“The police are looking for you.” That’s what a friend told me 15 years ago today — Aug. 3, 2004 — as I relaxed inside Little Wound High School in Kyle, S.D. Instantly, I knew my daughter Sara in suburban Los Angeles had at last given birth to my first grandchild.

I was on a church mission trip in Kyle, where the Oglala Lakota Sioux live on the Pine Ridge Indian Reservation.

I was with 33 teens and six chaperones who had departed from our suburban Cleveland church in an angry rain at 3:30 a.m. July 31 and driven 1,300 miles to Kyle. When we arrived at sundown Sunday, Aug. 1, nobody was there to welcome us. They were at the tribe’s Sun Dance somewhere far out on the prairie.

Sara and husband Peter’s baby was due July 31, but it was not born that day, or Aug. 1, or Aug. 2, either. As I hung drywall and painted at the Partnership in Housing project, my mind wandered and wondered.

Then, on Tuesday evening, after our sobering visit to Wounded Knee, a friend said the police were trying to find me. I had no cellphone, so she handed me one. I headed off to a private spot and called the police. I learned that my niece in Cleveland — unable to call the church because its offices were closed — had called them to say that Sara had delivered her son in the late afternoon. She asked them to find me.

I called Sara. When at last I heard her tired but euphoric voice from so far away, I cried. I worked with joy the rest of the week.

As brutal gusts scoured the prairie, I would stop painting, cling to the ladder and wait for the wind to pass, and think of that precious new life 1,500 miles away. I watched the solitary tree that sprouted out of a gully on the prairie, and the few wildflowers that bowed to the wind. Life was so precious, not just in California but here on the Oglala Lakota’s reservation, too.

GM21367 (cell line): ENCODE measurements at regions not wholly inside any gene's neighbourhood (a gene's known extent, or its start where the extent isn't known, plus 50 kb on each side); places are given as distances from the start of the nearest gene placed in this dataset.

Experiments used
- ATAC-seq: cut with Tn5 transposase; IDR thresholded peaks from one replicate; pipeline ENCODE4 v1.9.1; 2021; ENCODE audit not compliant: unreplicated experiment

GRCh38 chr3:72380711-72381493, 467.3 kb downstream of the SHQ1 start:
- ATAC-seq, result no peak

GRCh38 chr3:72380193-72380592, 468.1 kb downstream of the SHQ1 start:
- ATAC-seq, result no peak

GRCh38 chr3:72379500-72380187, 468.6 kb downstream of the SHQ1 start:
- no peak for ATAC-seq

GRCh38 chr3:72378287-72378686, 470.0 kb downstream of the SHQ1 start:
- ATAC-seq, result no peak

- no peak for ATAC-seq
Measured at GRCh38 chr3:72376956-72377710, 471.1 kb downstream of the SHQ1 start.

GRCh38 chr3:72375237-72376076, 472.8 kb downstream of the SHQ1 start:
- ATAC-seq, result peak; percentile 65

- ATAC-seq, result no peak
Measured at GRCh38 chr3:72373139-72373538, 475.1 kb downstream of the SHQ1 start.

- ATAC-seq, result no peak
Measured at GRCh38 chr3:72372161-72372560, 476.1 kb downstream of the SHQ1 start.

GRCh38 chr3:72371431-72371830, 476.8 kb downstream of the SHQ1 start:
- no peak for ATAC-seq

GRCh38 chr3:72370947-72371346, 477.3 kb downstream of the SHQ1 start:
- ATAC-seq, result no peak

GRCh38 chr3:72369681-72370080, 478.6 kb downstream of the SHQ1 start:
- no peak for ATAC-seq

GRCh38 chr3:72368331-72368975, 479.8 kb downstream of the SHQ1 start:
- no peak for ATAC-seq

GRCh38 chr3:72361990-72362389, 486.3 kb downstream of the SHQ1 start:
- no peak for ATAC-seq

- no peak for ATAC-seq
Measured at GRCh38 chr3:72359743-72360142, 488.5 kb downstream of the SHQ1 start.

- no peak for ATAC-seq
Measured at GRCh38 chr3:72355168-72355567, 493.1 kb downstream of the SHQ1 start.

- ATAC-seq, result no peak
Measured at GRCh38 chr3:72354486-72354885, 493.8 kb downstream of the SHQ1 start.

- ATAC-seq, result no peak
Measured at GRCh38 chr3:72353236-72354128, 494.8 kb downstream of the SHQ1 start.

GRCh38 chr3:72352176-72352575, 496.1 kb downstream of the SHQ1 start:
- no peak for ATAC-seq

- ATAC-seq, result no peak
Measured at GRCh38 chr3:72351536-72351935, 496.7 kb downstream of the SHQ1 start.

When we suburbanites peered out of our air-conditioned vans when we’d arrived Sunday, we saw ramshackle trailers and battered cars and unleashed dogs. Alcoholism and drug use were rampant, we’d learned.

But beneath that grit were fascinating people with plenty to teach us. Lyle, for example, was our witty, wise project manager. Half white and half Sioux, Lyle had worked construction all over the West. He was frustrated because unemployed tribe members did not help build these houses. They left that to white volunteers like us.

Jim, who worked in the kitchen at Little Wound High School, told us that the tribe keeps a herd of buffalo. When a tribal member dies, the tribe slaughters a buffalo and makes buffalo stew.

Mercy, a kitchen worker with dancing eyes, arrived at 7 one morning to make us Indian fry bread.

We influenced the natives, too. Some of our group painted the walls of Little Wound High School. The more we painted, the more inspired the Lakota painters became. Instead of leaving soaked paintbrushes in the halls at night, they began to clean up like we did.

On the way home, we stopped in Sioux Falls, S.D., and met the Rev. Joseph Dudley. He had written a quietly eloquent book, “Choteau Creek,” about growing up with his grandparents on the Yankton Sioux reservation. The book doesn’t dwell on poverty or Dudley’s two-mile walk to school or the chilling South Dakota blizzards. Instead it talks about Dudley’s grandparents and their kindness, their sharing, their belief in God.

“Were you lonely out there?” I asked Dudley, imagining a child dwarfed by that vast landscape.

“Never,” he answered quickly. “I made up imaginary friends.”

Life is hard up there, but there are intangible riches, too. That’s what I remember, along with the birth of Brendan, now 15, and the police who searched for me to share the news in that sparsely beautiful place.